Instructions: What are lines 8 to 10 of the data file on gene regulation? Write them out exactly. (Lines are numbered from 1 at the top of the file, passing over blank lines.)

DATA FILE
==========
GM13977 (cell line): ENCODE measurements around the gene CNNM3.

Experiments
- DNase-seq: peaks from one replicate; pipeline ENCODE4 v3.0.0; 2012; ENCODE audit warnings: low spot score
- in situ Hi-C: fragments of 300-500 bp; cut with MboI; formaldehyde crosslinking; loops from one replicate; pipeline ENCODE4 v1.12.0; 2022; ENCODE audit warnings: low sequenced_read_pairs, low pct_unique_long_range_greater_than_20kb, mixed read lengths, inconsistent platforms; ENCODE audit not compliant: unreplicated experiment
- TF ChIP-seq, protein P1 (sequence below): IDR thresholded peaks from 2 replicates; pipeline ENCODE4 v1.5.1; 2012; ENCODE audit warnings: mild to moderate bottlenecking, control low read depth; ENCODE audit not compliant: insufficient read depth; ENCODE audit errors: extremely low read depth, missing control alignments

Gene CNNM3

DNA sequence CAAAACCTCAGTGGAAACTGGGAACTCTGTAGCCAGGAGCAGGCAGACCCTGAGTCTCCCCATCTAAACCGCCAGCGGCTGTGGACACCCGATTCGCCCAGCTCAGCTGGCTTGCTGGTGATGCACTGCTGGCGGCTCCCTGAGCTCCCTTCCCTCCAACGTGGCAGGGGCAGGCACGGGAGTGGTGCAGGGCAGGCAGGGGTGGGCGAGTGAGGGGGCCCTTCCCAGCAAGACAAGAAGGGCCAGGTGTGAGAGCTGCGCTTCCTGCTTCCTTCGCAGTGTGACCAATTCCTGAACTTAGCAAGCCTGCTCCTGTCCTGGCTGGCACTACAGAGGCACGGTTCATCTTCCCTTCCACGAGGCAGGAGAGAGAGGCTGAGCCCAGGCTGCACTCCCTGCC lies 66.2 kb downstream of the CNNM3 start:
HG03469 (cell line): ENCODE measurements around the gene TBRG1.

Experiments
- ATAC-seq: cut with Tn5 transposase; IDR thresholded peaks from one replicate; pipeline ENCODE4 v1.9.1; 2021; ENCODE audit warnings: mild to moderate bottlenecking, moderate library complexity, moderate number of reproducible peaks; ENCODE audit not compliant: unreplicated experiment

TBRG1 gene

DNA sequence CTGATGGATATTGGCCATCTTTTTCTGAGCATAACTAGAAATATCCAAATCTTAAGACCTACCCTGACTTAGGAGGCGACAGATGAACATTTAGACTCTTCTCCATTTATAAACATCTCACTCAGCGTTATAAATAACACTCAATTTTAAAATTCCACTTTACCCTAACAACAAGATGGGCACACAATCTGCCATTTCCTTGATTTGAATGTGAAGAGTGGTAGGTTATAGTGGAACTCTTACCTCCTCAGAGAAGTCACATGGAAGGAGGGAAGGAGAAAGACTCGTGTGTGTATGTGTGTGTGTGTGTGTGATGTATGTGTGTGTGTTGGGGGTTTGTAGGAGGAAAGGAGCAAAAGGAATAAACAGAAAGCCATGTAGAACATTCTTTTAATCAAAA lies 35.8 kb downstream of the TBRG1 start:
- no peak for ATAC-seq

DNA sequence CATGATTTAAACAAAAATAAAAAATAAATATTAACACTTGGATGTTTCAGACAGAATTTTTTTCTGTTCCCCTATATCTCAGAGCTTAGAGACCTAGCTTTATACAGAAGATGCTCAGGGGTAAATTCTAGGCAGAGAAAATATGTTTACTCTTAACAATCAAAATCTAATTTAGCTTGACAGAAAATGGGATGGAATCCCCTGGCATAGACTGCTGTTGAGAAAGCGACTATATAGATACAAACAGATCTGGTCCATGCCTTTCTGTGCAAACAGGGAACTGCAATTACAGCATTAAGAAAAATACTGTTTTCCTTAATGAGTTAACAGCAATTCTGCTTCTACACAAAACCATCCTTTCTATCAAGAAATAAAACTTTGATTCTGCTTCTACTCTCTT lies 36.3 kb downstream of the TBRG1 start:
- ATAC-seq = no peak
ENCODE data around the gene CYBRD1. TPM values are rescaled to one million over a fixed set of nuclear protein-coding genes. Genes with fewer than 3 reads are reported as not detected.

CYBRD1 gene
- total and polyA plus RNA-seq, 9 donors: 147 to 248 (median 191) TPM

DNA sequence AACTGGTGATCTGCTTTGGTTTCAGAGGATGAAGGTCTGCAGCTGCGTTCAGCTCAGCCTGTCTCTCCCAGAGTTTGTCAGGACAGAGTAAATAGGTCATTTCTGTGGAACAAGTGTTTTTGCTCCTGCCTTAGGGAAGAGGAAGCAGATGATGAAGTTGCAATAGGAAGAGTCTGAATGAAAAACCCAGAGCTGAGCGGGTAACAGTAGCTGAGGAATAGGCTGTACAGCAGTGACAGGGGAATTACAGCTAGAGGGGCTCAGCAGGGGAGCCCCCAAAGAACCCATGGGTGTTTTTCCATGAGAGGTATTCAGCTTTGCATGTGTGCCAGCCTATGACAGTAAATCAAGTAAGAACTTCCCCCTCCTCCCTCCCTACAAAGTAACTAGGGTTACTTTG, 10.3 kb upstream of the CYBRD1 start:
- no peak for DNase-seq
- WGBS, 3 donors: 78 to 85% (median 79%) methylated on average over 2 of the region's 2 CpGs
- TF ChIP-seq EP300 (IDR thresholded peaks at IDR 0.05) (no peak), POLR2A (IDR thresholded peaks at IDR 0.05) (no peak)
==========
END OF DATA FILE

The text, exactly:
HG03469 (cell line): ENCODE measurements around the gene TBRG1.

Experiments
- ATAC-seq: cut with Tn5 transposase; IDR thresholded peaks from one replicate; pipeline ENCODE4 v1.9.1; 2021; ENCODE audit warnings: mild to moderate bottlenecking, moderate library complexity, moderate number of reproducible peaks; ENCODE audit not compliant: unreplicated experiment